19 October 2016

Who pays when things go wrong? Research reveals the risky business of Schoolies trips

More than half of young Australians (52 per cent) aged between 18 and 29 who travel overseas incorrectly believe the Australian Government would arrange and pay to get them home in a medical emergency, new research reveals.

The research has uncovered that almost one million Australians expose themselves to unnecessary risks while travelling, with young Australians twice as likely to travel without insurance.

These alarming statistics come as tens of thousands of school leavers make their travel plans for Schoolies – a rite of passage for Year 12 graduates across Australia.

Other key highlights of the joint research project between smartraveller.gov.au and UnderstandInsurance.com.au, undertaken by Quantum Market Research, include:

• One in seven 18 to 29-year-olds went overseas without travel insurance on their last trip

• Almost twice as many travellers who are under 30 admit to doing risky things while overseas (74 per cent compared with 40 per cent of those 30 and over)

• More than a third (38 per cent) had experienced an event while away that could have been covered by travel insurance

• 36 per cent of those under 30 who had insurance did not look at the product disclosure statement to check it met their needs

• More than a third (40 per cent) were unaware if their insurance covered them for medical expenses

With figures from the Department of Foreign Affairs and Trade (DFAT) showing Bali, Fiji, Vanuatu, Thailand and Cambodia as increasingly popular destinations for Schoolies, Understand Insurance spokesperson Campbell Fuller urges school leavers – and their parents – to make sure they have the right insurance cover before going away.

“If you plan well and make smart choices, your Schoolies trip can be the experience of a lifetime. But the consequences of travelling without insurance can be financially devastating, and the Australian Government does not pick up the pieces if something goes wrong,” Mr Fuller says.

“Most travellers don't realise that in a worst-case scenario, travel insurance can mean the difference between financial oblivion and financial recovery.”

Jon Philp, First Assistant Secretary from DFAT says: “Travel insurance is as important as your passport when travelling abroad. When you leave Australia, you leave behind the support systems, emergency services and medical care we take for granted, so an injury or illness can have a devastating financial impact.

“And if you have an incident overseas, the bills stack up very quickly and could set you back hundreds of thousands of dollars for expenses such as emergency hospital costs, air evacuations, extended stays, cancellations and alternative accommodation, all of which can be covered by travel insurance.”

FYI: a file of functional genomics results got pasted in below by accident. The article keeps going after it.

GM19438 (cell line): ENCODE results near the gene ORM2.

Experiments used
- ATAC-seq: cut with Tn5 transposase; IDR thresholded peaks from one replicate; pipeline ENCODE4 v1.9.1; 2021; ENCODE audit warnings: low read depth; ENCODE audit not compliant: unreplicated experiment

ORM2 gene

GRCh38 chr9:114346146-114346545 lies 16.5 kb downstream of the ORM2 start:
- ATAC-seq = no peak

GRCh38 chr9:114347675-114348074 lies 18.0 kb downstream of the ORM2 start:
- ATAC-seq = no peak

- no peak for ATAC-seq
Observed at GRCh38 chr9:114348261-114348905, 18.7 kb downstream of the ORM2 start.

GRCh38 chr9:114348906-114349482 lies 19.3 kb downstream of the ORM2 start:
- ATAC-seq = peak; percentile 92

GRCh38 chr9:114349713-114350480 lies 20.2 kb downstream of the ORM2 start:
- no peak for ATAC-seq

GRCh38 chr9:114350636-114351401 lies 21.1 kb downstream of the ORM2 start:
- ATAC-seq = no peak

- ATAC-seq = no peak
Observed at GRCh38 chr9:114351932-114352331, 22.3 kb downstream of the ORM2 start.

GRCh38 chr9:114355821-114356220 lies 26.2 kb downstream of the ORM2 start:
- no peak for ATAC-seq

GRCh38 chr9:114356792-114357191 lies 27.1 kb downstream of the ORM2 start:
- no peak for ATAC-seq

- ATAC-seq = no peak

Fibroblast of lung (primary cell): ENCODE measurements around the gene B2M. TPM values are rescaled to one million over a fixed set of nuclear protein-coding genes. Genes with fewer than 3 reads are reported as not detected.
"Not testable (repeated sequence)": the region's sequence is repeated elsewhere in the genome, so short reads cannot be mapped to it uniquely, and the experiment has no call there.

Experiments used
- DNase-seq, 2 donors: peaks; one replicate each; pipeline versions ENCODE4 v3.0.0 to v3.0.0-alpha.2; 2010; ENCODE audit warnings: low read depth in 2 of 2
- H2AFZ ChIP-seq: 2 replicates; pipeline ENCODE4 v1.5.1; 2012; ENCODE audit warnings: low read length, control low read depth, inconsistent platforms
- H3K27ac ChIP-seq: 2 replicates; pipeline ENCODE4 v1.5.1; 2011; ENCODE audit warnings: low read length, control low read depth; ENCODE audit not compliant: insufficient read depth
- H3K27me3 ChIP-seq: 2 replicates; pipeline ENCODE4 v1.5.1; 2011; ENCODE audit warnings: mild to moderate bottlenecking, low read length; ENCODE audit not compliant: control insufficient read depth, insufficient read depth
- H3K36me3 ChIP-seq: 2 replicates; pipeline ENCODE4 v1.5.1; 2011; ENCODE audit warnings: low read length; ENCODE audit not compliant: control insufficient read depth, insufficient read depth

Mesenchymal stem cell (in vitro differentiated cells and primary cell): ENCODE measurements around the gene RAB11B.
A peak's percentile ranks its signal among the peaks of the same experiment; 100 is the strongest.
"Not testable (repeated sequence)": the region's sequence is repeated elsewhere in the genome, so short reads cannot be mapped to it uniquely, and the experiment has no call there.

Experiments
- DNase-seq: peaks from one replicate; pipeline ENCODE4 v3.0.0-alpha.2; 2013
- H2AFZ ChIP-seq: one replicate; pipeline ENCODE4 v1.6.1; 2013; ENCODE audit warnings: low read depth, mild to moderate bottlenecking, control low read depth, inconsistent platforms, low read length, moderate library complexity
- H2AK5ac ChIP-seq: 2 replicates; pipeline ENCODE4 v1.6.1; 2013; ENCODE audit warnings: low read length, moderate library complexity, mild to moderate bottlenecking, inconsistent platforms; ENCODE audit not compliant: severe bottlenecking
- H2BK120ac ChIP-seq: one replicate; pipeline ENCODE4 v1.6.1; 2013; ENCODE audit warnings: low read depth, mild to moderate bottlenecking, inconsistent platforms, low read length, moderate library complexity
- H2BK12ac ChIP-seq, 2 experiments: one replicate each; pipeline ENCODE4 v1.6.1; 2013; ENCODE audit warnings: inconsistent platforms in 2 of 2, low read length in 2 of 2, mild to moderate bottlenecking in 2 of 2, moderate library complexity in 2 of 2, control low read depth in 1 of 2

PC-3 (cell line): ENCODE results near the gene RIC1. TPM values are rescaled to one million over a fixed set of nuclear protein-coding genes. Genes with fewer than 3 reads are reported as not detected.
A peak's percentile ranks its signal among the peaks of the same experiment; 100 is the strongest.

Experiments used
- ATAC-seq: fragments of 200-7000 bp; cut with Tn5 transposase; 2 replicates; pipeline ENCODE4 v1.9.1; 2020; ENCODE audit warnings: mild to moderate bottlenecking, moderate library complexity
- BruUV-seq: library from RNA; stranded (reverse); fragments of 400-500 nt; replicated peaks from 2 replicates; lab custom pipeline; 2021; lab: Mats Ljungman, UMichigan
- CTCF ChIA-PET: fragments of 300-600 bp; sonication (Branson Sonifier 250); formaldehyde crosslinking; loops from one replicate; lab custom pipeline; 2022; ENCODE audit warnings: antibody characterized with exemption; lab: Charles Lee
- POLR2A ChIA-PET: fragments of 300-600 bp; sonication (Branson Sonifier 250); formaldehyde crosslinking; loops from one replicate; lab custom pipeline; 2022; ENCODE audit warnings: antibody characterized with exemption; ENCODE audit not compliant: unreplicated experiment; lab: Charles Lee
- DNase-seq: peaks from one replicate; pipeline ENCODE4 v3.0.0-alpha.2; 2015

Understand Insurance recommends school leavers buy travel insurance at the same time as booking their flights, and consider the risks they plan to undertake when comparing policies.

“If you’re planning an extreme sport or high-risk adventure while you’re on Schoolies, make sure your policy covers the adventure travel or specific outdoor activities that you’re planning. These may include surfing, skiing, rock climbing, kite surfing, riding motorbikes and scuba diving,” Mr Fuller says.

“Essentially, we should all purchase a policy as soon as we have paid for any trip, whether it's overseas or domestic, and read the product disclosure statement to be fully aware of what is and isn’t covered.”

-ENDS-

Editor's note: For interviews and case studies contact Andrew Holmes 0411 024 405 or andrew@truthagency.com.au.

Top tips for Schoolies:

• Buy travel insurance when you book your trip – that means you can be covered for many things that could go wrong before you leave. You can insure for a domestic or overseas trip

• Invest the time to compare policies. Read the product disclosure statement and understand what’s covered, what’s not covered and the limits that may apply to some items.

• Often excluded from policies is injury or financial loss due to the influence of alcohol or drugs

• The cheapest policy isn’t always the best one for you

• Speak to the insurer if you’re planning to do adventure sports. Though not all policies will cover them, many insurers will offer cover for an additional premium

• Most insurers will not cover riding motorcycles or scooters, or will do so under limited circumstances – check first

• Buying insurance when overseas for a one-off activity is usually expensive

• Many policies won’t cover you for pre-existing medical conditions, but some will, so check first

Did you know:

• A day in a US hospital can cost $10,000

• Medical evacuation to Australia from Asia can cost $100,000 

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